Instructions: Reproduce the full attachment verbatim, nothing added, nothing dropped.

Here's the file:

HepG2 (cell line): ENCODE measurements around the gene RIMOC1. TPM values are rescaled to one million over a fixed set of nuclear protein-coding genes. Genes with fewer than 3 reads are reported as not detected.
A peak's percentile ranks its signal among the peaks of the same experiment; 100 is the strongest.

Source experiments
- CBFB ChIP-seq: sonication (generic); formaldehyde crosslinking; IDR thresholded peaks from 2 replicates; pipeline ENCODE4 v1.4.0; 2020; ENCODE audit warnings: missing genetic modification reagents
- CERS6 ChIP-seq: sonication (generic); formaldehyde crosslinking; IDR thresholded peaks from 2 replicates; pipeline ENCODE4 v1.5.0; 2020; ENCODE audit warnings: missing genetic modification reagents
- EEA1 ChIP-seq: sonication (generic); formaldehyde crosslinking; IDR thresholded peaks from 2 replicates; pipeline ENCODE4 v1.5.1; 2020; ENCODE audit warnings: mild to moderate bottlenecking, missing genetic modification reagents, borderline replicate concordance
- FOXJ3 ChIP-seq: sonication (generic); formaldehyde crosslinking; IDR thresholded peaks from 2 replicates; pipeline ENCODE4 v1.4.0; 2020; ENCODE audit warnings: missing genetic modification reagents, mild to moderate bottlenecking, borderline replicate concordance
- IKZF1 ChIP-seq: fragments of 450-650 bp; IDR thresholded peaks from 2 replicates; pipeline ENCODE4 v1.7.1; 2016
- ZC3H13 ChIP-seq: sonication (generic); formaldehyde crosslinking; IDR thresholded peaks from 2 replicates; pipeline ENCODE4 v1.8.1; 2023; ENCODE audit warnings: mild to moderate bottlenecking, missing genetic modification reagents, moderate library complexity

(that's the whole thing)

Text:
HepG2 (cell line): ENCODE measurements around the gene RIMOC1. TPM values are rescaled to one million over a fixed set of nuclear protein-coding genes. Genes with fewer than 3 reads are reported as not detected.
A peak's percentile ranks its signal among the peaks of the same experiment; 100 is the strongest.

Source experiments
- CBFB ChIP-seq: sonication (generic); formaldehyde crosslinking; IDR thresholded peaks from 2 replicates; pipeline ENCODE4 v1.4.0; 2020; ENCODE audit warnings: missing genetic modification reagents
- CERS6 ChIP-seq: sonication (generic); formaldehyde crosslinking; IDR thresholded peaks from 2 replicates; pipeline ENCODE4 v1.5.0; 2020; ENCODE audit warnings: missing genetic modification reagents
- EEA1 ChIP-seq: sonication (generic); formaldehyde crosslinking; IDR thresholded peaks from 2 replicates; pipeline ENCODE4 v1.5.1; 2020; ENCODE audit warnings: mild to moderate bottlenecking, missing genetic modification reagents, borderline replicate concordance
- FOXJ3 ChIP-seq: sonication (generic); formaldehyde crosslinking; IDR thresholded peaks from 2 replicates; pipeline ENCODE4 v1.4.0; 2020; ENCODE audit warnings: missing genetic modification reagents, mild to moderate bottlenecking, borderline replicate concordance
- IKZF1 ChIP-seq: fragments of 450-650 bp; IDR thresholded peaks from 2 replicates; pipeline ENCODE4 v1.7.1; 2016
- ZC3H13 ChIP-seq: sonication (generic); formaldehyde crosslinking; IDR thresholded peaks from 2 replicates; pipeline ENCODE4 v1.8.1; 2023; ENCODE audit warnings: mild to moderate bottlenecking, missing genetic modification reagents, moderate library complexity